Do you remember as a child or youth being asked: “What do you want to be when you grow up?” For me back then, the question thrilled my young mind like a magical parable. Each time I heard it, I believed that whatever I could imagine as the best of all things to be, I had only to say it and my wish would be granted. But somewhere along the way, such questions stopped being asked. (Was it in college or grad school, when I became a parent, or took my first “real job” with benefits and a monthly salary?) At some point, I no longer heard, “What do you plan to do, to be, to make of yourself?”
Maybe you have been there, too. Maybe there was a time when you (or others) stopped dreaming you into the future. If so, it is never too late to begin again.
How might your life be different if along with the question from your early years, “What do you want to be when you grow up?” yet another question was asked, “What do you want to be when you grow old, and older, and older still?” What if you learned early to regard elderhood not as a time of demise but one of harvest, not as the end of adulthood, but as the expansion of it, a chance to take the lasting lessons and assets of a lifetime and make the most of them?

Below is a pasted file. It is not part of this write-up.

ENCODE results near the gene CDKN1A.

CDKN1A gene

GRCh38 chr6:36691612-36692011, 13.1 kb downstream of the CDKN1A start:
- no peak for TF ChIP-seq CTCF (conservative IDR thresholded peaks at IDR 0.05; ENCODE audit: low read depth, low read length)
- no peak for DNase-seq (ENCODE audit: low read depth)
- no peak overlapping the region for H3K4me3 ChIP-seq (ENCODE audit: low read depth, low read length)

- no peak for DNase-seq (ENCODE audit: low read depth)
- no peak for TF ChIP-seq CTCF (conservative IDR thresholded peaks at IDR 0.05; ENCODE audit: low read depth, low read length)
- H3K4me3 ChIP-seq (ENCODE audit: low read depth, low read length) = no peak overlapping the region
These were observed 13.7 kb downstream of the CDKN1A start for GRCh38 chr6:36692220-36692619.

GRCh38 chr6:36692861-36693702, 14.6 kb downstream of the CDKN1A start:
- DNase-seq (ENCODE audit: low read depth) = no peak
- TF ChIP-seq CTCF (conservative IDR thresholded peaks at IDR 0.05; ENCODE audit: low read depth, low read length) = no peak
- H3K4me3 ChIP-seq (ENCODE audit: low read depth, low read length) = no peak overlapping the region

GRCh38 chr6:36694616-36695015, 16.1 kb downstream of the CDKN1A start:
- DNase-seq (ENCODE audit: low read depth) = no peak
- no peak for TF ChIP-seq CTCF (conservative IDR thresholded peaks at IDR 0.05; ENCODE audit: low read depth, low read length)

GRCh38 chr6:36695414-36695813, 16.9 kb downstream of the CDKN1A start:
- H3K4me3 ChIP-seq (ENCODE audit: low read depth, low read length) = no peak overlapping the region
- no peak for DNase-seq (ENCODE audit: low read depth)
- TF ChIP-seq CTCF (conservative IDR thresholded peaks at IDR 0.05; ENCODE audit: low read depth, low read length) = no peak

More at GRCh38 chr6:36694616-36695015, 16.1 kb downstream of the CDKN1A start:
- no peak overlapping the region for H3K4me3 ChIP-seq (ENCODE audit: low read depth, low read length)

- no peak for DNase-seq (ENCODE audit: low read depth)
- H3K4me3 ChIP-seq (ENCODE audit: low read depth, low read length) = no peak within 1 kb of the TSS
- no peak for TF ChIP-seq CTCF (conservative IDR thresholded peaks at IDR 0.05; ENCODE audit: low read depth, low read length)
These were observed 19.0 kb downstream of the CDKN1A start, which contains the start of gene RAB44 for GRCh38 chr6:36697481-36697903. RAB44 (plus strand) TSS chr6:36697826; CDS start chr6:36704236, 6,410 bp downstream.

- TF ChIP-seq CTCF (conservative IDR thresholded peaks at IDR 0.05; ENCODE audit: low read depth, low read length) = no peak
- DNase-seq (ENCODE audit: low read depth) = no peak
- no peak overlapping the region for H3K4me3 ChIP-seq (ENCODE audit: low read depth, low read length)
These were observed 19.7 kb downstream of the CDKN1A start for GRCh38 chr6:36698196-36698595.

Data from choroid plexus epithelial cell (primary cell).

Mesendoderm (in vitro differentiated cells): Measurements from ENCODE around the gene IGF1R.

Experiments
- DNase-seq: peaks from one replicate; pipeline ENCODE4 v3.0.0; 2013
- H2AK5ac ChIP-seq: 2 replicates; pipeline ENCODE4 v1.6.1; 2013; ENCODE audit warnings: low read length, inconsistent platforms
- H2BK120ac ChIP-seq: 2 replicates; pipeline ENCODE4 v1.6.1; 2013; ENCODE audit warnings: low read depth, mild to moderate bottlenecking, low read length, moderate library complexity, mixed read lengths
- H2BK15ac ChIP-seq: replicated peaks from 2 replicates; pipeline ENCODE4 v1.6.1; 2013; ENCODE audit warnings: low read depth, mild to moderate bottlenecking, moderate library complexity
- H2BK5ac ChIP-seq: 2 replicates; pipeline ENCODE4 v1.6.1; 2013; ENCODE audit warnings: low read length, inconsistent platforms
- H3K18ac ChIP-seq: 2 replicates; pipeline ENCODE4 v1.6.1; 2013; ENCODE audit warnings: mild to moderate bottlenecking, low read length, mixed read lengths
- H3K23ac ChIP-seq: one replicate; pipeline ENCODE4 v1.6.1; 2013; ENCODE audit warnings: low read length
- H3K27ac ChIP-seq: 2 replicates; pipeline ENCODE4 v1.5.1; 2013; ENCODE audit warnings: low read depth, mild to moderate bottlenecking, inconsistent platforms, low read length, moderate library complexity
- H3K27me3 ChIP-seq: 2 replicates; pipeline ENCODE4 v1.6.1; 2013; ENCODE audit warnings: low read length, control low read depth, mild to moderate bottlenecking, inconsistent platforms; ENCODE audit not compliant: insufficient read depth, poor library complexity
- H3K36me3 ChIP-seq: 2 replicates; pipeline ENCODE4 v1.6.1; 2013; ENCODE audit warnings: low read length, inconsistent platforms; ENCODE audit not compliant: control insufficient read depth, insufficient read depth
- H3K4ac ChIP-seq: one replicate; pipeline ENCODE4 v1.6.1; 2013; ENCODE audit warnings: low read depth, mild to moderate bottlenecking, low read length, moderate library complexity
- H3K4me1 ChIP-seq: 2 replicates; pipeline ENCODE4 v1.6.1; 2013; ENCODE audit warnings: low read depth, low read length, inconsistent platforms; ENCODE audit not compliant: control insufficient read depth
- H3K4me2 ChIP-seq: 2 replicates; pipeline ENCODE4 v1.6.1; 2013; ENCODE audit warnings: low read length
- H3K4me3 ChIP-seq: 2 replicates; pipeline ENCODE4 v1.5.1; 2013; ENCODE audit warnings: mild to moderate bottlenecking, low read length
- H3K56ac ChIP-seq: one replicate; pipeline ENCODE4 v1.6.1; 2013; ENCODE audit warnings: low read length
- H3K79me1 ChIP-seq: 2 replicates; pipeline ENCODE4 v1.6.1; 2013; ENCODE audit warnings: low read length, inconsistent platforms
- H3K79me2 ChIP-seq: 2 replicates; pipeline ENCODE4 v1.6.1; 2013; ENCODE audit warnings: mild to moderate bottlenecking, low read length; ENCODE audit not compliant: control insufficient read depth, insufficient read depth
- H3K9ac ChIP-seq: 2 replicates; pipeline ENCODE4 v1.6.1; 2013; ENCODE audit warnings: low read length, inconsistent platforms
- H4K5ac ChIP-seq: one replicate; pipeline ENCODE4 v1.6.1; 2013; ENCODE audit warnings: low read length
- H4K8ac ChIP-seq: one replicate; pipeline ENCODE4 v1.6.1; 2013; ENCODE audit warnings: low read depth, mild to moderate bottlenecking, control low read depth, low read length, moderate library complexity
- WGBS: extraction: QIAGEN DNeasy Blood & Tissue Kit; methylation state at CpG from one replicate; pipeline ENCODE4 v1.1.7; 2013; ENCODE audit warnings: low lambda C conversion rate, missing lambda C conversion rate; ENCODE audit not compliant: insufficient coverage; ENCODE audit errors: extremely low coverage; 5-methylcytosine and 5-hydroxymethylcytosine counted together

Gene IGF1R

It is never too early or too late to dream your elder self into being or to harness the healing powers by which to live a good long life or (when the time comes) to die a good and peaceful death. So, go ahead. Dare. Dare to dream it. Ask yourself every day: “What do I want to be when I grow old and older, and older still?”
(Excerpts from Shea’s new book, Doing Grief in Real Life: A Soulful Guide to Navigate Loss, Death & Change; DoingGrief.com)